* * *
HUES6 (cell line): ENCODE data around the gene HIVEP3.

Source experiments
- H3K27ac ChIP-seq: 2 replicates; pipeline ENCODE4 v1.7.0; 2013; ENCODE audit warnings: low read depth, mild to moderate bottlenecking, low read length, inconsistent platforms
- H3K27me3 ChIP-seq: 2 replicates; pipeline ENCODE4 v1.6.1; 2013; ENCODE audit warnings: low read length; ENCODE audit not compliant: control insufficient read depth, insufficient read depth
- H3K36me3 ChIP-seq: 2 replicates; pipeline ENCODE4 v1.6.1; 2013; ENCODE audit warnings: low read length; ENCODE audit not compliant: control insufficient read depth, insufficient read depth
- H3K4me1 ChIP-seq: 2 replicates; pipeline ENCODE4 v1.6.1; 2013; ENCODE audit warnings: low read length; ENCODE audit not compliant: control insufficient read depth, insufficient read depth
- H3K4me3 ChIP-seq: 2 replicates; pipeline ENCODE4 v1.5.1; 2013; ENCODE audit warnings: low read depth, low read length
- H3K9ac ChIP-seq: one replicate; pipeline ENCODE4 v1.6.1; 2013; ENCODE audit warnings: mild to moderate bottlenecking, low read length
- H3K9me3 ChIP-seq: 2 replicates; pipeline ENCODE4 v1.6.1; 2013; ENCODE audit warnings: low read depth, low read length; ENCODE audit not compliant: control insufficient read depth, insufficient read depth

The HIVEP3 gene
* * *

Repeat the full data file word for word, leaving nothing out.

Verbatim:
HUES6 (cell line): ENCODE data around the gene HIVEP3.

Source experiments
- H3K27ac ChIP-seq: 2 replicates; pipeline ENCODE4 v1.7.0; 2013; ENCODE audit warnings: low read depth, mild to moderate bottlenecking, low read length, inconsistent platforms
- H3K27me3 ChIP-seq: 2 replicates; pipeline ENCODE4 v1.6.1; 2013; ENCODE audit warnings: low read length; ENCODE audit not compliant: control insufficient read depth, insufficient read depth
- H3K36me3 ChIP-seq: 2 replicates; pipeline ENCODE4 v1.6.1; 2013; ENCODE audit warnings: low read length; ENCODE audit not compliant: control insufficient read depth, insufficient read depth
- H3K4me1 ChIP-seq: 2 replicates; pipeline ENCODE4 v1.6.1; 2013; ENCODE audit warnings: low read length; ENCODE audit not compliant: control insufficient read depth, insufficient read depth
- H3K4me3 ChIP-seq: 2 replicates; pipeline ENCODE4 v1.5.1; 2013; ENCODE audit warnings: low read depth, low read length
- H3K9ac ChIP-seq: one replicate; pipeline ENCODE4 v1.6.1; 2013; ENCODE audit warnings: mild to moderate bottlenecking, low read length
- H3K9me3 ChIP-seq: 2 replicates; pipeline ENCODE4 v1.6.1; 2013; ENCODE audit warnings: low read depth, low read length; ENCODE audit not compliant: control insufficient read depth, insufficient read depth

The HIVEP3 gene